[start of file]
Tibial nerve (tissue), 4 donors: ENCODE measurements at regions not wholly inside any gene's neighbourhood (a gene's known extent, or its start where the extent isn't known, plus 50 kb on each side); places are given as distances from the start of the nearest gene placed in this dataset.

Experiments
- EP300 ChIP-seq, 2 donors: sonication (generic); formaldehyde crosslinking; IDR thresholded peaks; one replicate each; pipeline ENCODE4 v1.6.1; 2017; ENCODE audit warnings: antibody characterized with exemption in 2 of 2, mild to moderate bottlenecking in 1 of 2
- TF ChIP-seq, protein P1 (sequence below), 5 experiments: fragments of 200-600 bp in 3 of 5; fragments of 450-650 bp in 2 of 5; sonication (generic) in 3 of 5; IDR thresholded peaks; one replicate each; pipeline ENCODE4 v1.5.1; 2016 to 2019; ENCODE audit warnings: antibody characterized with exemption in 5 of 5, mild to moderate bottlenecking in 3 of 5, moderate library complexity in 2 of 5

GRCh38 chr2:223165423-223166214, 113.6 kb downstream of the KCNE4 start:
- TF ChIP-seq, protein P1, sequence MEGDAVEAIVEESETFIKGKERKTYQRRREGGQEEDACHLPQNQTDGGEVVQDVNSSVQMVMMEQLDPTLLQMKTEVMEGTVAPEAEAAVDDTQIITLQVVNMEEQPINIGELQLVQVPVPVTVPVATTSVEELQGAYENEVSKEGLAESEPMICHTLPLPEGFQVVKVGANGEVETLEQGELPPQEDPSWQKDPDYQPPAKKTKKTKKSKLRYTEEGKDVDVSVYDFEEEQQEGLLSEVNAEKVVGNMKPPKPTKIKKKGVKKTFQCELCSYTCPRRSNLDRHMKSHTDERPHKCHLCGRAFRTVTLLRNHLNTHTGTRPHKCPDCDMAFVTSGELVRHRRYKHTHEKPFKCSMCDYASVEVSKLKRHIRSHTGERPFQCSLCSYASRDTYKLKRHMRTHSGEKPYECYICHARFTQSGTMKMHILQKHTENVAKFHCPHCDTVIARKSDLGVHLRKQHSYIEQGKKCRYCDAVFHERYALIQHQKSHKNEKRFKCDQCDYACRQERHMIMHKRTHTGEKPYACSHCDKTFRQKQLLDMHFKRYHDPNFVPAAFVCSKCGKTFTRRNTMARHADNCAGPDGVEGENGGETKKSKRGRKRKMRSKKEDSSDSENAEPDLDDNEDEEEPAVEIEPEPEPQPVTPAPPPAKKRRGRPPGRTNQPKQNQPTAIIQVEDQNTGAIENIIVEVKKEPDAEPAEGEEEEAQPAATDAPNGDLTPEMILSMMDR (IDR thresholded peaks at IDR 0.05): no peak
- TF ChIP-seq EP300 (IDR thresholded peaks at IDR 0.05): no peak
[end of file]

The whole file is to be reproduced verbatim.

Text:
Tibial nerve (tissue), 4 donors: ENCODE measurements at regions not wholly inside any gene's neighbourhood (a gene's known extent, or its start where the extent isn't known, plus 50 kb on each side); places are given as distances from the start of the nearest gene placed in this dataset.

Experiments
- EP300 ChIP-seq, 2 donors: sonication (generic); formaldehyde crosslinking; IDR thresholded peaks; one replicate each; pipeline ENCODE4 v1.6.1; 2017; ENCODE audit warnings: antibody characterized with exemption in 2 of 2, mild to moderate bottlenecking in 1 of 2
- TF ChIP-seq, protein P1 (sequence below), 5 experiments: fragments of 200-600 bp in 3 of 5; fragments of 450-650 bp in 2 of 5; sonication (generic) in 3 of 5; IDR thresholded peaks; one replicate each; pipeline ENCODE4 v1.5.1; 2016 to 2019; ENCODE audit warnings: antibody characterized with exemption in 5 of 5, mild to moderate bottlenecking in 3 of 5, moderate library complexity in 2 of 5

GRCh38 chr2:223165423-223166214, 113.6 kb downstream of the KCNE4 start:
- TF ChIP-seq, protein P1, sequence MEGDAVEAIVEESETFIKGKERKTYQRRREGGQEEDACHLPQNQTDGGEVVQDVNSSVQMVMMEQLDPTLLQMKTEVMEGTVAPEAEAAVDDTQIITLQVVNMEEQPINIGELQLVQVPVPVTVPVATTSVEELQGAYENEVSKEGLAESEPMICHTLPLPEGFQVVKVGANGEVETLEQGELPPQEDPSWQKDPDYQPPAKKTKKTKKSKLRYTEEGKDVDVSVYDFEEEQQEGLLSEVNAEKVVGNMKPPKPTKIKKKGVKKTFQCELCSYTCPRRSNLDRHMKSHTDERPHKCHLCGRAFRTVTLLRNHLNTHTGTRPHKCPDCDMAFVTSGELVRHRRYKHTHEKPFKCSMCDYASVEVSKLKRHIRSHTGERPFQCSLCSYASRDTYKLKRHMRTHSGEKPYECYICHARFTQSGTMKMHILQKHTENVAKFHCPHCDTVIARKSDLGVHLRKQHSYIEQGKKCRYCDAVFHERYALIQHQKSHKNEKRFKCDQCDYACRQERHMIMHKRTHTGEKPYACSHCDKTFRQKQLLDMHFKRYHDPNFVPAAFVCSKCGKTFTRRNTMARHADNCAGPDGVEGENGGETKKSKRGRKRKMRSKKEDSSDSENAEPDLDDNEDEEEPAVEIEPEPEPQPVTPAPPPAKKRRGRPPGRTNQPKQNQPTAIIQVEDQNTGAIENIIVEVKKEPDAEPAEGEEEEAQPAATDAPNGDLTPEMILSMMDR (IDR thresholded peaks at IDR 0.05): no peak
- TF ChIP-seq EP300 (IDR thresholded peaks at IDR 0.05): no peak